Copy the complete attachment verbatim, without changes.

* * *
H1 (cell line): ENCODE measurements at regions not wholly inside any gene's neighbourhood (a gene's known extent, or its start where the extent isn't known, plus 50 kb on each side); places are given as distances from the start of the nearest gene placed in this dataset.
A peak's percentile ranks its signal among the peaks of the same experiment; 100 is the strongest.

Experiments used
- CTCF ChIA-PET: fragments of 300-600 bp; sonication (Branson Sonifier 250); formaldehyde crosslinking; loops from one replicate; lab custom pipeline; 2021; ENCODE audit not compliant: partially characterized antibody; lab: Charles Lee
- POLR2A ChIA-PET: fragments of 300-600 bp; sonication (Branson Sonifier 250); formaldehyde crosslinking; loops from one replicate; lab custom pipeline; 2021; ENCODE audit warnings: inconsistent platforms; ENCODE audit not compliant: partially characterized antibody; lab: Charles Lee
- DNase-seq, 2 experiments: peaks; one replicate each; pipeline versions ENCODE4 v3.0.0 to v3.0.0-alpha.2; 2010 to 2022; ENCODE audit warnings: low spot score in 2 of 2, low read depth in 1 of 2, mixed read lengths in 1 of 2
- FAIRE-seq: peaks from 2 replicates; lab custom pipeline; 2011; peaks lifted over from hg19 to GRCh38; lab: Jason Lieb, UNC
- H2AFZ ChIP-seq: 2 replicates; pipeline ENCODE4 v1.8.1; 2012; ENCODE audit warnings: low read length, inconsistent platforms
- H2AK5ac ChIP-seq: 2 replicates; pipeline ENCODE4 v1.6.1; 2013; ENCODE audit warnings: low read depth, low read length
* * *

H1 (cell line): ENCODE measurements at regions not wholly inside any gene's neighbourhood (a gene's known extent, or its start where the extent isn't known, plus 50 kb on each side); places are given as distances from the start of the nearest gene placed in this dataset.
A peak's percentile ranks its signal among the peaks of the same experiment; 100 is the strongest.

Experiments used
- CTCF ChIA-PET: fragments of 300-600 bp; sonication (Branson Sonifier 250); formaldehyde crosslinking; loops from one replicate; lab custom pipeline; 2021; ENCODE audit not compliant: partially characterized antibody; lab: Charles Lee
- POLR2A ChIA-PET: fragments of 300-600 bp; sonication (Branson Sonifier 250); formaldehyde crosslinking; loops from one replicate; lab custom pipeline; 2021; ENCODE audit warnings: inconsistent platforms; ENCODE audit not compliant: partially characterized antibody; lab: Charles Lee
- DNase-seq, 2 experiments: peaks; one replicate each; pipeline versions ENCODE4 v3.0.0 to v3.0.0-alpha.2; 2010 to 2022; ENCODE audit warnings: low spot score in 2 of 2, low read depth in 1 of 2, mixed read lengths in 1 of 2
- FAIRE-seq: peaks from 2 replicates; lab custom pipeline; 2011; peaks lifted over from hg19 to GRCh38; lab: Jason Lieb, UNC
- H2AFZ ChIP-seq: 2 replicates; pipeline ENCODE4 v1.8.1; 2012; ENCODE audit warnings: low read length, inconsistent platforms
- H2AK5ac ChIP-seq: 2 replicates; pipeline ENCODE4 v1.6.1; 2013; ENCODE audit warnings: low read depth, low read length